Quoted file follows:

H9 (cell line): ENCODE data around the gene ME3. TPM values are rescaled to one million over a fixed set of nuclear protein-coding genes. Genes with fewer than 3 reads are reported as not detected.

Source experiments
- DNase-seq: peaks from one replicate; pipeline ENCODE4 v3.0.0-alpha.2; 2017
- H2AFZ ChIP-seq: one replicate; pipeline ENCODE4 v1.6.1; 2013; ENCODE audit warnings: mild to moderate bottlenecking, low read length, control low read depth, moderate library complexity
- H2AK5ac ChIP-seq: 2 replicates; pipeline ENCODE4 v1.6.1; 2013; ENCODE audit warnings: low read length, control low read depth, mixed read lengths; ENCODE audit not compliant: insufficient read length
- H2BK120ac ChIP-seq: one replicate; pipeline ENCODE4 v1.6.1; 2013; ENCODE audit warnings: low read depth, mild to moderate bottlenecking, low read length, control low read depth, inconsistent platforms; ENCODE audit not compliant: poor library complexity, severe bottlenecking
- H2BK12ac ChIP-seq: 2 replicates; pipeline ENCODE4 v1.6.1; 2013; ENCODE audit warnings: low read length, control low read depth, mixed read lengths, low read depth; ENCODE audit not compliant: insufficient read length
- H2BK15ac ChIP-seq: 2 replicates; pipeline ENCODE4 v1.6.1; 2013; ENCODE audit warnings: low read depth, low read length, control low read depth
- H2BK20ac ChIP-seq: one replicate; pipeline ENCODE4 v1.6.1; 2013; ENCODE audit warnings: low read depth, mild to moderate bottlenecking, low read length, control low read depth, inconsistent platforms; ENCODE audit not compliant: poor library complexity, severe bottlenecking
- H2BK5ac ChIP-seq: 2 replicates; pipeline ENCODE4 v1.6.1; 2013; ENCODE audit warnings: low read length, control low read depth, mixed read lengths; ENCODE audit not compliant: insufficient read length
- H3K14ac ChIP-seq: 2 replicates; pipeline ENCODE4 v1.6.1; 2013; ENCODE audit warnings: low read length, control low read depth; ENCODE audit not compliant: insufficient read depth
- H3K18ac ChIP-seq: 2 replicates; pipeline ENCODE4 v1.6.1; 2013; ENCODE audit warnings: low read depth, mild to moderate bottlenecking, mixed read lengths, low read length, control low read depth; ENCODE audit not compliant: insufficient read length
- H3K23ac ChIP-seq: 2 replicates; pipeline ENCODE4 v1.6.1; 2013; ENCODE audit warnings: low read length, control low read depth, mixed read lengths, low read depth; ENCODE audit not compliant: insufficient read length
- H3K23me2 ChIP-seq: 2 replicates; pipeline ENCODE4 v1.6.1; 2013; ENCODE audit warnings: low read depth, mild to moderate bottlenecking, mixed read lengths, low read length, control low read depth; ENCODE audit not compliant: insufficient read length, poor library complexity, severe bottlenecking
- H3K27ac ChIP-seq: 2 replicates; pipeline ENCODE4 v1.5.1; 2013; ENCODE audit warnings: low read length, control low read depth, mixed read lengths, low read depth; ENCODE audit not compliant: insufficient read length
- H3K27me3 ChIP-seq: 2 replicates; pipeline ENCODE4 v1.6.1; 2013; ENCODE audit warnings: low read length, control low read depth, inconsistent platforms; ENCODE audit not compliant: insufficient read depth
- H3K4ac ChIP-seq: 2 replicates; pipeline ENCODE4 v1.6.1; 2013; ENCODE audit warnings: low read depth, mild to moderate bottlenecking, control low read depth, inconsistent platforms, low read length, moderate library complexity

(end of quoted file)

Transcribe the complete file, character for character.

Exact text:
H9 (cell line): ENCODE data around the gene ME3. TPM values are rescaled to one million over a fixed set of nuclear protein-coding genes. Genes with fewer than 3 reads are reported as not detected.

Source experiments
- DNase-seq: peaks from one replicate; pipeline ENCODE4 v3.0.0-alpha.2; 2017
- H2AFZ ChIP-seq: one replicate; pipeline ENCODE4 v1.6.1; 2013; ENCODE audit warnings: mild to moderate bottlenecking, low read length, control low read depth, moderate library complexity
- H2AK5ac ChIP-seq: 2 replicates; pipeline ENCODE4 v1.6.1; 2013; ENCODE audit warnings: low read length, control low read depth, mixed read lengths; ENCODE audit not compliant: insufficient read length
- H2BK120ac ChIP-seq: one replicate; pipeline ENCODE4 v1.6.1; 2013; ENCODE audit warnings: low read depth, mild to moderate bottlenecking, low read length, control low read depth, inconsistent platforms; ENCODE audit not compliant: poor library complexity, severe bottlenecking
- H2BK12ac ChIP-seq: 2 replicates; pipeline ENCODE4 v1.6.1; 2013; ENCODE audit warnings: low read length, control low read depth, mixed read lengths, low read depth; ENCODE audit not compliant: insufficient read length
- H2BK15ac ChIP-seq: 2 replicates; pipeline ENCODE4 v1.6.1; 2013; ENCODE audit warnings: low read depth, low read length, control low read depth
- H2BK20ac ChIP-seq: one replicate; pipeline ENCODE4 v1.6.1; 2013; ENCODE audit warnings: low read depth, mild to moderate bottlenecking, low read length, control low read depth, inconsistent platforms; ENCODE audit not compliant: poor library complexity, severe bottlenecking
- H2BK5ac ChIP-seq: 2 replicates; pipeline ENCODE4 v1.6.1; 2013; ENCODE audit warnings: low read length, control low read depth, mixed read lengths; ENCODE audit not compliant: insufficient read length
- H3K14ac ChIP-seq: 2 replicates; pipeline ENCODE4 v1.6.1; 2013; ENCODE audit warnings: low read length, control low read depth; ENCODE audit not compliant: insufficient read depth
- H3K18ac ChIP-seq: 2 replicates; pipeline ENCODE4 v1.6.1; 2013; ENCODE audit warnings: low read depth, mild to moderate bottlenecking, mixed read lengths, low read length, control low read depth; ENCODE audit not compliant: insufficient read length
- H3K23ac ChIP-seq: 2 replicates; pipeline ENCODE4 v1.6.1; 2013; ENCODE audit warnings: low read length, control low read depth, mixed read lengths, low read depth; ENCODE audit not compliant: insufficient read length
- H3K23me2 ChIP-seq: 2 replicates; pipeline ENCODE4 v1.6.1; 2013; ENCODE audit warnings: low read depth, mild to moderate bottlenecking, mixed read lengths, low read length, control low read depth; ENCODE audit not compliant: insufficient read length, poor library complexity, severe bottlenecking
- H3K27ac ChIP-seq: 2 replicates; pipeline ENCODE4 v1.5.1; 2013; ENCODE audit warnings: low read length, control low read depth, mixed read lengths, low read depth; ENCODE audit not compliant: insufficient read length
- H3K27me3 ChIP-seq: 2 replicates; pipeline ENCODE4 v1.6.1; 2013; ENCODE audit warnings: low read length, control low read depth, inconsistent platforms; ENCODE audit not compliant: insufficient read depth
- H3K4ac ChIP-seq: 2 replicates; pipeline ENCODE4 v1.6.1; 2013; ENCODE audit warnings: low read depth, mild to moderate bottlenecking, control low read depth, inconsistent platforms, low read length, moderate library complexity